This could be trouble... (1, Funny)

Anonymous Coward | more than 11 years ago | (#4540669)

All the IT professionals reading this, if this causes a boom in the number of qualified Indian techs, we could all be either out of a job or being forced to work at 3rd world rates.
Be afraid.

You can't spell Simputer without SIMP (-1, Troll)

Anonymous Coward | more than 11 years ago | (#4540678)

In the meantime we try / try to forget that
  • nothing
    • lasts forever

      Lameness filter encountered. Post aborted!
      Reason: Funny how it all falls away.

A few things about India (5, Informative)

panurge (573432) | more than 11 years ago | (#4540684)

First, India has a big educated middle class. Over 100 million people. They don't have the sort of incomes we do in the West, but a $200 handheld is within their possible budgets.

Second, India has huge potential in IT as their materials-poor economy has encouraged education in mathematics and other subjects which do not require expensive learning facilities - you do not actually need a computer to learn computer science, but it sure helps.

Third, India cannot afford lots of imports from the US, Korea or Japan. They need to be self-sufficient (even if it wasn't one of Gandhi's principles).

Fourth, the demand for such things is enormous. Believe me, I once thought I was going to find myself in prison in Mumbai because I had an HP calculator and a mini circuit tester in my luggage ("Admit, you have brought these to sell on black market")

Fifth, even poor Indian villages have the odd educated person who will provide services for the locals - and such people would benefit enormously from a handheld. The idea that every peasant should ultimately have a compactflash/smartmedia card with all their own information on it, is actually a hugely enabling one in a subliterate culture because it allows them access to a personal store of information. If it has to be retrieved by symbols on a soft keyboard and text-to-speech, does it matter?

Unfortunately, looking at some earlier posts, India and China are far from having a monopoly on illiterate peasants who don't know what goes on in the rest of the world (flamebait)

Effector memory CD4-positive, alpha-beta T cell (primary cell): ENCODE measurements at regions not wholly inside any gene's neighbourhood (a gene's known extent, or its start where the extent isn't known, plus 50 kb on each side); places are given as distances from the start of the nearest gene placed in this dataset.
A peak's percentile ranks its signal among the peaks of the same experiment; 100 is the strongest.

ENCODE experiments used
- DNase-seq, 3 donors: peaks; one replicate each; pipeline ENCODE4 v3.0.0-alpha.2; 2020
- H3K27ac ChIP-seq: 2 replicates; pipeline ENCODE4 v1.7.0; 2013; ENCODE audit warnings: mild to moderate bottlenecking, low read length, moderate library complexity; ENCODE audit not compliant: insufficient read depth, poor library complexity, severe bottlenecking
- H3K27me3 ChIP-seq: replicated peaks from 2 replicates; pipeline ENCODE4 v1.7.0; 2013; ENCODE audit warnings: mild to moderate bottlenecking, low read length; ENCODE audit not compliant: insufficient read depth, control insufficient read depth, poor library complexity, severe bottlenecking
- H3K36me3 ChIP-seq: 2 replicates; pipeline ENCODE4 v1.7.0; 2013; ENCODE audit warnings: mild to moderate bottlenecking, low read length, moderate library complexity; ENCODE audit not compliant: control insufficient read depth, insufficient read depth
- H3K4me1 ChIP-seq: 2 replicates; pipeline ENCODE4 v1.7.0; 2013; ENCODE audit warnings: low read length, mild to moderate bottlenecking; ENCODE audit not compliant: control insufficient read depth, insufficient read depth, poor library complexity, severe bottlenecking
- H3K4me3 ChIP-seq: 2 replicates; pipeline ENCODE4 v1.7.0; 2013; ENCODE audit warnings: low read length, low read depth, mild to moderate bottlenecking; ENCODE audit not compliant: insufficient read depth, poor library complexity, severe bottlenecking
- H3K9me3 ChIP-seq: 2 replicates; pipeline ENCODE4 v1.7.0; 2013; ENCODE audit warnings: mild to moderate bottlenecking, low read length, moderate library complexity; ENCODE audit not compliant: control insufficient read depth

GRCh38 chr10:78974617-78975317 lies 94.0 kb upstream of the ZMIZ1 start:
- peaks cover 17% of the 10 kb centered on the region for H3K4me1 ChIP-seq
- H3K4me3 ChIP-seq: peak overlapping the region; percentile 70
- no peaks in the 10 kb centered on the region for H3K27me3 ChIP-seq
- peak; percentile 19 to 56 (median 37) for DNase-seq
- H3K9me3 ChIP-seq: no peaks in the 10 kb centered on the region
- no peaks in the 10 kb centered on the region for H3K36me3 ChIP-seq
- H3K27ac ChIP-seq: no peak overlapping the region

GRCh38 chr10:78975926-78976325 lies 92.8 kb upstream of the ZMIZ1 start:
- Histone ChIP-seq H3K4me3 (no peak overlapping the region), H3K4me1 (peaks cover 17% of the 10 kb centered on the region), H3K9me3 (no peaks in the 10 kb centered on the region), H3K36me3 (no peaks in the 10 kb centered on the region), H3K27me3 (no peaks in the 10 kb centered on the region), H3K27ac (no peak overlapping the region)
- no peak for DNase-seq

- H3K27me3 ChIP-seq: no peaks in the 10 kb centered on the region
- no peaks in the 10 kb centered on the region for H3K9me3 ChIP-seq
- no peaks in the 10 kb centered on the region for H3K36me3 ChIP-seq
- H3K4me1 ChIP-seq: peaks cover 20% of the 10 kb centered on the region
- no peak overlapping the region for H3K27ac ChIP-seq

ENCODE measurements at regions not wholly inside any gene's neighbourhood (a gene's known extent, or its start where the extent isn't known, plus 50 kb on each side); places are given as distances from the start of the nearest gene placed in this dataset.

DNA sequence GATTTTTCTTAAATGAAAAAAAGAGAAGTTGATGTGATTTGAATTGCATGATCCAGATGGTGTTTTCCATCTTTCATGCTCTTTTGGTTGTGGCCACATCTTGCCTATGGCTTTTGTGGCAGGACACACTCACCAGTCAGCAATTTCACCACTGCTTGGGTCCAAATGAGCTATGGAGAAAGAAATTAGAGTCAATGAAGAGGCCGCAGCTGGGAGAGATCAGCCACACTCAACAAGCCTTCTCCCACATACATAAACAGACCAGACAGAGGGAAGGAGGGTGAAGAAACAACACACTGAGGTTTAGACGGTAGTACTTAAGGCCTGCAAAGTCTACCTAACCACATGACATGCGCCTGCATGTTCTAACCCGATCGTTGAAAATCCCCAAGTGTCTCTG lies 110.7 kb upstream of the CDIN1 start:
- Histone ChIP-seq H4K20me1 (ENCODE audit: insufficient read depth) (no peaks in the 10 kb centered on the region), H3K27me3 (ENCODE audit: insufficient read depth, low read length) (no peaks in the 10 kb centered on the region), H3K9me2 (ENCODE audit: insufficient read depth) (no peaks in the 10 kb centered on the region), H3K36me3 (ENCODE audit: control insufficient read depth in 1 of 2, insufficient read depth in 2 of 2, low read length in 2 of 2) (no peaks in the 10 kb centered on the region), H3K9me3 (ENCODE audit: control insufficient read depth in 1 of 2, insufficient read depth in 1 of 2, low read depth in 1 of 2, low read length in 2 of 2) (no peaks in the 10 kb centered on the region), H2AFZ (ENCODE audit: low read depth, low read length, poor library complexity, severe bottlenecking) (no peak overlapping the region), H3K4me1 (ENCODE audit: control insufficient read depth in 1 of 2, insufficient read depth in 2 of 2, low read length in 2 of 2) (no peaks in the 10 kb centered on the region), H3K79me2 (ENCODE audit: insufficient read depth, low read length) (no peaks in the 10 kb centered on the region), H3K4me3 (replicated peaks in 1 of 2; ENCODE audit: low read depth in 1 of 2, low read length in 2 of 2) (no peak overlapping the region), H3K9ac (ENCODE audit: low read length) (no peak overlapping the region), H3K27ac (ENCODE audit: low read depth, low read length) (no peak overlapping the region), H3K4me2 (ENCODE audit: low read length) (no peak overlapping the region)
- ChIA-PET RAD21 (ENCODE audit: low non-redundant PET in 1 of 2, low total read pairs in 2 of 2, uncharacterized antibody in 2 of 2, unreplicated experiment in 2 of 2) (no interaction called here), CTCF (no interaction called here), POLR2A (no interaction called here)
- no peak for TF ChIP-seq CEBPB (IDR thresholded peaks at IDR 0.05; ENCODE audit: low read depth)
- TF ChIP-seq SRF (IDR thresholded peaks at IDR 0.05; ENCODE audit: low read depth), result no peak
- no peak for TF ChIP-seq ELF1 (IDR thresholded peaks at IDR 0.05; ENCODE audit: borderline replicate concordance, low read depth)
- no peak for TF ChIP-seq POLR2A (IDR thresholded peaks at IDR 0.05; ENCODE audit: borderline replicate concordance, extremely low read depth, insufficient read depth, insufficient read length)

Re:A few things about India (1)

kfishy (534087) | more than 11 years ago | (#4540711)

actually, it's slightly over 1 billion people [cia.gov] as of July 2002.

Re:A few things about India (2)

EnglishTim (9662) | more than 11 years ago | (#4540723)

He was talking about the educated middle classes, not the total population.

Re:A few things about India (1)

kfishy (534087) | more than 11 years ago | (#4540734)

oops...sorry i missed that :(
i better try read comments more thoroughly next time. (it is 5 in the morning)

Available outside India? (5, Insightful)

Ed Avis (5917) | more than 11 years ago | (#4540686)

So are these things going to be available in other countries? Assuming the software is available (and it's Linux, so why not) then this thing could stomp on the Ipaq and other more expensive handhelds. At least for price-conscious buyers such as schools (the old Psion Series 3 and 3a had some success in British schools marketed as the Acorn Pocket Book - and it's a lot cheaper to buy ten of these handhelds for a classroom than a couple of PCs).

Re:Available outside India? (-1, Troll)

Anonymous Coward | more than 11 years ago | (#4540748)

I don't think you understand (although I dont blame you as the link was not very informative). I've read up on this and it's a massive government subsidized project. I don't think they'll be selling them to just anyone since they lose money on each unit and India is in no position to give foreign to computer geeks =)

I think this is a really classic example of socialist, big government thinking in India. They see bad results from their economy and think they should throw more money and government at the problem when government is the problem to begin with. It's impossible to start a business in India and even harder to open corporate offices and sell products. Capitalism is considered untrustworthy there and it takes a take a lot of kickbacks and forms to get anything accomplished.

But i'm sure it sounded like a really good idea on paper

Re:Available outside India? (0)

Anonymous Coward | more than 11 years ago | (#4540760)

Dude, this is slashdot. You will be promptly modded down for criticizing socialism. Get with the program man, government is all good and big corporations are all evil. /me proudly adjusts his slashbot hat

Simputers need not be for an individual (5, Insightful)

Anonymous Coward | more than 11 years ago | (#4540687)